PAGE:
But, it seems too good to be true… As I had my doubts, I did a bit more research and found out that I wasn’t the only one doubting these results. I found several websites and blogs who actually did all the hard work and back-tested the magic formula. Overall, the results are quite consistent. Some came quite close to the actual returns obtained by Greenblatt and some came out with somewhat lower results. However, overall the magic formula does seem to beat the market average by a significant margin.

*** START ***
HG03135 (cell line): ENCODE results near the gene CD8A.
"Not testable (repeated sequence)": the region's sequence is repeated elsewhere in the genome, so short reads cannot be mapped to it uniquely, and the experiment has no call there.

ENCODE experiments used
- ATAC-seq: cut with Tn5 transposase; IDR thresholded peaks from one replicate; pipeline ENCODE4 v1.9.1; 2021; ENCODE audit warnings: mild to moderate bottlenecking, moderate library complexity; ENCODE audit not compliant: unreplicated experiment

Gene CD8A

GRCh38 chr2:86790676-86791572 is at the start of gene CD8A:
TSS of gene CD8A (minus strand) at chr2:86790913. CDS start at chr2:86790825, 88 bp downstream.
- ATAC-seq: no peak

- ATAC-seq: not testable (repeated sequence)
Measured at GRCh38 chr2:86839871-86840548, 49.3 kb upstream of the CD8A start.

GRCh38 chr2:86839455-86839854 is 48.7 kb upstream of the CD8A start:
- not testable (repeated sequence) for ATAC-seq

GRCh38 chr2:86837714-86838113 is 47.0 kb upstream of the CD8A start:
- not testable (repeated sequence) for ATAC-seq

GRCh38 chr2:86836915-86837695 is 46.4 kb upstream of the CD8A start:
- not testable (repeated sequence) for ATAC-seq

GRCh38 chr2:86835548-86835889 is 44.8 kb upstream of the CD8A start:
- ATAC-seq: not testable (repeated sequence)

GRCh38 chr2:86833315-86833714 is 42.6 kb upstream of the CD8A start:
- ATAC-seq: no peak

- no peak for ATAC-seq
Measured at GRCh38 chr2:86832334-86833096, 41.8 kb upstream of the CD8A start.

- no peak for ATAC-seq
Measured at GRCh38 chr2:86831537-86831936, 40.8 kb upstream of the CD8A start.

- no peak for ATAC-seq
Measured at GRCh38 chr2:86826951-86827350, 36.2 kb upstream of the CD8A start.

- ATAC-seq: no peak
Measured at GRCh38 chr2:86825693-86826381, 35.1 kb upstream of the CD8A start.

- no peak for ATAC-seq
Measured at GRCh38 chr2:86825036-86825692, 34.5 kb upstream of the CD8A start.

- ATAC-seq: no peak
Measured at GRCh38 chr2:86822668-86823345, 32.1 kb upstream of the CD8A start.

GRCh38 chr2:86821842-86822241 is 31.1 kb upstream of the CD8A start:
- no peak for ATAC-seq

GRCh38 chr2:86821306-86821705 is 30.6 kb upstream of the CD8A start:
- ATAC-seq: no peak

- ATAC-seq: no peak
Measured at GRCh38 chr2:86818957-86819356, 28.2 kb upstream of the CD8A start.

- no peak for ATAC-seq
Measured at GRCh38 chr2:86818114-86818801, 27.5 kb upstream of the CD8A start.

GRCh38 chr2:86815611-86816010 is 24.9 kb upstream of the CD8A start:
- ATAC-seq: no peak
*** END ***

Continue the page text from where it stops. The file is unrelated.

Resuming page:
As an international investor, one element that I noticed instantly when going through the book is the fact that foreign companies are excluded from the selected dataset (Step 3 above). However, in Greenblatt’s case, this is due to the fact that some companies might not provide the same level of information than US-based companies and he wished to compare a more uniform set of data. That being said, the two selection factors chosen by the author are so fundamental to any company that I wouldn’t be worried to use them for foreign companies or foreign markets that you know well.